There's so much going on in this film. Ingemar meets a whole cast of characters when he moves away to live with his uncle. Each character helps him learn and grow. He meets a tomboy named Saga (Melinda Kinnaman) who is trying desperately to hide the tell-tell signs of puberty. She wants to be known as a boy. She wants to play soccer with the other boys. Ingemar, being the naïvely sweet boy that he is sees nothing wrong with this and assists Saga by helping her hide her breasts. These kids aren't thinking about deviant things. They're simply innocent and curious about themselves and the changes their bodies are going through. While these scenes may indeed catch Americans off guard, they are never meant to be salacious or exploitative.

Included in this Criterion Edition of the movie is an essay from author Kurt Vonnegut entitled "A Sweet Operation." In the first paragraph Vonnegut is quoted as saying about the film, "['My Life as a Dog'] made me like life and human beings much more than I had ever done before." What a vote of confidence! It's true. This movie doesn't have a cynical, mean bone in its body. It's sincere about the coming of age of its adolescent characters. It treats them with respect. They think and understand much like adults do, but without the burdening pessimism that all-too-often pervades our adult attitudes.

The best part about 'My Life as a Dog' is that it doesn't conclude with a grand scene of conciliatory coming together. We don't get an overwhelming sense of cathartic feelings. We aren't met with clichéd happy endings. Instead Ingemar takes what he's learned from this town and the people that live in it and has learned to deal with the utterly horrible situations life has thrown at him. This isn't the end for Ingemar, rather it's the beginning. Taking these lessons he'll most likely grow up to be a well-adjusted, happy-go-lucky adult. Life has tried its hardest to pummel Ingemar into submission, but he's simply brushed aside the bad and decided to focus on the good.

The Blu-ray: Vital Disc Stats

This Criterion edition of 'My Life as a Dog' comes to Blu-ray on a 50-GB disc and is packaged in Criterion's standard clear keepcase. The spine number is 178. Included with the disc is a 15-page booklet that contains all the information about the video and audio restoration. Film Critic Michael Atkinson of The Village Voice, gives his opinion of the movie in his essay entitled "Child's-Eye View." That's followed by Vonnegut's essay "A Sweet Operation," which was mentioned above.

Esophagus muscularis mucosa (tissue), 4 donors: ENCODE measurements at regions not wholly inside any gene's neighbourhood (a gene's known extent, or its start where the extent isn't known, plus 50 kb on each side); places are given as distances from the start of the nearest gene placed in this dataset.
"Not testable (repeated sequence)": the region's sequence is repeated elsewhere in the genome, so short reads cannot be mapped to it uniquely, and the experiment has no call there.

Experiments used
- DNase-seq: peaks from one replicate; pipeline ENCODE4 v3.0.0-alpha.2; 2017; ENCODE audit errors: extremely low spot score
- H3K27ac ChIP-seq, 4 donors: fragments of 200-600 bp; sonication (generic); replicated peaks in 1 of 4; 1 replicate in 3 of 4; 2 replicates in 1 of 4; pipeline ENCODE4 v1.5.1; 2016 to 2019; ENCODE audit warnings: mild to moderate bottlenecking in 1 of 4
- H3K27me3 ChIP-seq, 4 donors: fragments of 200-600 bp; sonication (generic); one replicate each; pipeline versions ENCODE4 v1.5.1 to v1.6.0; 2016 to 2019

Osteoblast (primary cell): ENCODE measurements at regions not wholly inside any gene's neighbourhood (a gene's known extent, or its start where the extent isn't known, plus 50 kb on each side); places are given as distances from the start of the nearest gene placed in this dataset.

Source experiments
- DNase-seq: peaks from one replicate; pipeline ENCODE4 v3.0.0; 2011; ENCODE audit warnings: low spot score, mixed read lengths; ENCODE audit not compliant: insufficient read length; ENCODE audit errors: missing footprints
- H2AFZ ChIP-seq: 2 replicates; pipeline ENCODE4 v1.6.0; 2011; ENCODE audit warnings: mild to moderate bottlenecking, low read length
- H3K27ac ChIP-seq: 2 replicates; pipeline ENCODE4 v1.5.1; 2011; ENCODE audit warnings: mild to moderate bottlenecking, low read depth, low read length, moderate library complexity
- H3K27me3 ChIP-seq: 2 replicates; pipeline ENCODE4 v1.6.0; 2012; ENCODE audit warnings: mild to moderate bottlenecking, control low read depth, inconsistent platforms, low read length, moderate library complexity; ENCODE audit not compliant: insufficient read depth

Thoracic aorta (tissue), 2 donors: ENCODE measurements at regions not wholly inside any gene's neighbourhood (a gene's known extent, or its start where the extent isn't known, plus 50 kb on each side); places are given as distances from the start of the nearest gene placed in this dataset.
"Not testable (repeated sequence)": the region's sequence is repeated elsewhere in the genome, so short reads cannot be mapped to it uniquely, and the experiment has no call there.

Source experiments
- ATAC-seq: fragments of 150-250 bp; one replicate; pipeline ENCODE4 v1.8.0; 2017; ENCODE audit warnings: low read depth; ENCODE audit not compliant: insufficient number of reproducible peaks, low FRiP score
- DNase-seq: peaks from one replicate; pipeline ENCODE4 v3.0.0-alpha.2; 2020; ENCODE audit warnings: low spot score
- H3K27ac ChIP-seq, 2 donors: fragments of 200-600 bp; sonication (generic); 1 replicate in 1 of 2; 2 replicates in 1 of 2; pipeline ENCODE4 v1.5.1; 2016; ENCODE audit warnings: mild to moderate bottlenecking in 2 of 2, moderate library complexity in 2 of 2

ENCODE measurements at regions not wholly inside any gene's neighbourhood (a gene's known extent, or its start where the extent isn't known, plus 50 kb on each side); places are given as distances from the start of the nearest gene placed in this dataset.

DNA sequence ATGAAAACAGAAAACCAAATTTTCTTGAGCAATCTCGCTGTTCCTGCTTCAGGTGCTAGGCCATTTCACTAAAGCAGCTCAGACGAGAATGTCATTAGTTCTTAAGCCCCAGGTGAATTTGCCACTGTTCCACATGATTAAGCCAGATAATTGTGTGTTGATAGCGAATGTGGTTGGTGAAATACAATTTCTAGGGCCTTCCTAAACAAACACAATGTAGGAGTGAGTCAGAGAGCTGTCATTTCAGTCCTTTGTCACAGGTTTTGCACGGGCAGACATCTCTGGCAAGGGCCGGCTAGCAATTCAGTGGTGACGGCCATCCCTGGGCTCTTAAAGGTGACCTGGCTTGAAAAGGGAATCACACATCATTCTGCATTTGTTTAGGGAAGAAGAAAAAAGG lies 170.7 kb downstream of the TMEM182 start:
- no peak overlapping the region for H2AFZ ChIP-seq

Video Review


I wasn't all that impressed with Criterion's 1080p transfer of 'My Life as a Dog.' It's a film from 1985, so I expected it to look aged, but the problems don't stop there. While there are some shots of striking clarity, there are also very murky, noisy shots peppered throughout the presentation.

First the good. Daytime scenes are full of color, wonderful contrast, and somewhat fine detail. I say somewhat because the movie, much like 'Chocolat' was noticeably filmed with a diffuse filter to give it a more dreamlike look. Diffusing the picture casts an inherent gauzy look that obscures some of the finer details we expect to see in high definition. I was impressed by a few scenes, notably when Ingemar is lying in the tunnel under the railroad tracks with his friend or when he runs through the junkyard directly after that. Those scenes are brilliantly colored. Edges are precise. Clarity is as good as it can be with the diffused look.